Farm bill passage planned by spring

Source: Marc Heller, E&E News reporter • Posted: Thursday, January 11, 2018

House Agriculture Chairman Mike Conaway said yesterday his panel aims to pass a farm bill in the first three months of this year.

With that timeline, the Texas Republican said, legislation should be ready for release in the committee in the coming weeks.

“We’re still working on the details, but soon,” Conaway told E&E News. “Right now, it’s relatively smooth because we’re still in our draft stage.”

The current farm bill expires in September. It’s typically a five-year bill, but the latest version wasn’t enacted until 2014 after committee action that began in 2012.

The emerging theme for this year’s renewal is to preserve voluntary conservation programs, protect crop insurance in a time of falling farm incomes, and fix aspects of the dairy and cotton programs that have left farmers vulnerable to downturns.

A periodic debate over funding to nutrition programs is unfolding, as well, with conservative Republicans likely to push for cuts and perhaps separating the Supplemental Nutrition Assistance Program from the bill — a legislative goal that has never gone far with committee leaders in either chamber.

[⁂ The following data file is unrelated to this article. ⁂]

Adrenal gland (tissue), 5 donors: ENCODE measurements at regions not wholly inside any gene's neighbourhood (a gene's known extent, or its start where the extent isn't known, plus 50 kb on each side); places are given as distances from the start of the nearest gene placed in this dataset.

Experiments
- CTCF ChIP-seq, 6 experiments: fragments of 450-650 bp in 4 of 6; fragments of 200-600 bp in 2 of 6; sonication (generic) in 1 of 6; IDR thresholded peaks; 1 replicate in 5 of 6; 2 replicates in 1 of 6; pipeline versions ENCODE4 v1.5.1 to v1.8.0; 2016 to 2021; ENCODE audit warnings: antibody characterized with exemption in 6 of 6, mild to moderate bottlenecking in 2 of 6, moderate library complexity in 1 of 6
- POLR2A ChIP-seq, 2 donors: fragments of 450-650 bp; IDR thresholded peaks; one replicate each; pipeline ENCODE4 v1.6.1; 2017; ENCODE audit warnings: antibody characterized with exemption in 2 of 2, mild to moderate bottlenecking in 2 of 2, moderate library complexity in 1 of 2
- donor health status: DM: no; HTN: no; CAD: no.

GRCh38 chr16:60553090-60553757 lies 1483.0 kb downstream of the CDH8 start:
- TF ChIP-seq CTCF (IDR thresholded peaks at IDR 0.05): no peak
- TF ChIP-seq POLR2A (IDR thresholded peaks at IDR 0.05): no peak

Conaway said he has also been working with staff from Agriculture Secretary Sonny Perdue’s office in drafting the bill, with the administration offering expertise and a wealth of information on farming.

“We’ll have a much more fulsome conversation with the general public soon,” Conaway said.

Conaway and Senate Agriculture Chairman Pat Roberts (R-Kan.) have said protecting crop insurance is a top priority, and President Trump told the American Farm Bureau Federation he supports the issue in the farm bill.

The debate over crop insurance is likely, as in past cycles, to touch on conservation, as well, as some groups urge closer connections between insurance subsidies and farm conservation compliance. Other groups oppose crop insurance subsidies more broadly.

“We’ll continue to see if there are some improvements,” Conaway said.

“There’s plenty of opportunity to fight off draconian changes to the program that would decimate it,” he said. “I understand that there are those out there that dislike crop insurance, and they don’t have the votes to kill it in its entirety. They think they have the votes to stab it to death, and we’re going to try to prevent that.”